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Little to no PFAS found at most smaller drinking water utilities in first round of state tests

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Lauren Chapman
/
IPB News
Of the drinking water utilities the state tested, only two had detectable levels of PFAS in their treated water.

So far, the state has detected little or no toxic PFAS chemicals in Indiana's smaller drinking water utilities. That’s according to the Indiana Department of Environmental Management’s preliminary testing data from 24 smaller water utilities.

PFAS is a human-made chemical found in everything from carpets, to fast food wrappers, to firefighting foams on military bases — like Grissom Air Reserve Base near Kokomo. Exposure to them has been linked to cancer, problems with the immune system, and developmental issues in children.

Of the drinking water utilities the state tested, only two had detectable levels of PFAS in their treated water — Morgan County Rural Water Corporation and the city of Charlestown, served by Indiana American Water — and those levels were low.

Hartford City and Aurora had some PFAS chemicals in their raw water, but no detectable levels in the water that gets delivered to residents — which suggests treatment might be working.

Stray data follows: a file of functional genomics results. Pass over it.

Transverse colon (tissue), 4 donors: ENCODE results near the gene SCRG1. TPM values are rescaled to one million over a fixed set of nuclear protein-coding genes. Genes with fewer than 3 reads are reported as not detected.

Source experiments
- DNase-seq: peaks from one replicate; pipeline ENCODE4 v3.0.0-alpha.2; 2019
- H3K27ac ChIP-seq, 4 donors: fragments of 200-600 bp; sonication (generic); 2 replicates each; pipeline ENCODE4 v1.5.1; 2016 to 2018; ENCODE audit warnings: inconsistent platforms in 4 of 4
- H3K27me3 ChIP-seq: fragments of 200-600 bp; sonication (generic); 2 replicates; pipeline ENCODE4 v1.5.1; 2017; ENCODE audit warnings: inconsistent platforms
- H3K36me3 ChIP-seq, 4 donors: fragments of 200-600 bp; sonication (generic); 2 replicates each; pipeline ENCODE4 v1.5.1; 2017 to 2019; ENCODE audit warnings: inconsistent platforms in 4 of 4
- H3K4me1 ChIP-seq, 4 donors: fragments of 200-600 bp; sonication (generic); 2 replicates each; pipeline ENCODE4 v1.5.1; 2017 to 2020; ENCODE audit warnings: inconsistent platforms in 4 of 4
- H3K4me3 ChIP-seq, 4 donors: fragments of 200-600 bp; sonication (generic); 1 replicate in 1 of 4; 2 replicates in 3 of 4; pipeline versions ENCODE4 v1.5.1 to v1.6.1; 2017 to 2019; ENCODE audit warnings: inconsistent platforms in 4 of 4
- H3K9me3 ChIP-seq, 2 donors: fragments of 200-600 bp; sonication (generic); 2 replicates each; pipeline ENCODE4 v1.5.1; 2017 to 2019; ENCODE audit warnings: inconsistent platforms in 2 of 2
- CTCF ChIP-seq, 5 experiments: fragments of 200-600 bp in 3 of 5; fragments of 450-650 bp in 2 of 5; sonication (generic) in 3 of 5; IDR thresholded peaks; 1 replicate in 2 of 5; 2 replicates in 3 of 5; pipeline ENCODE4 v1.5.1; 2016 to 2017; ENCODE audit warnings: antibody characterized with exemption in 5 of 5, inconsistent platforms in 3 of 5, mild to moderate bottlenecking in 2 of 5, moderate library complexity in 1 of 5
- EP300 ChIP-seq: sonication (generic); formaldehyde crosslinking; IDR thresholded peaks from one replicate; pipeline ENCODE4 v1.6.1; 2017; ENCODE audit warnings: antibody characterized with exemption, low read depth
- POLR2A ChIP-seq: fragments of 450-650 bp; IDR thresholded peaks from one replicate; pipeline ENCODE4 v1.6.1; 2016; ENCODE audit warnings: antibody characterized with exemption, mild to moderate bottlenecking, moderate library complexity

All of the state's results were below the Environmental Protection Agency's suggested health advisory levels. Right now, the EPA doesn't regulate PFAS, though the agency announced plans to regulate two kinds of PFAS in drinking water in October.

Jackie MacDonald Gibson chairs Indiana University's Department of Environmental and Occupational Health and researches PFAS in rural water.

“It is very good news. Yeah, very good news. The levels are very low. I was surprised actually not to see more of the kind of legacy PFASs," she said.

MacDonald Gibson said, keep in mind, many of these water utilities are in the country and may be farther away from industrial sources of PFAS.

“But it is comforting to know anyway, in these smaller utilities — which are less equipped to handle any problems with PFAS than larger utilities — that these levels are low," she said.

Rebecca Thiele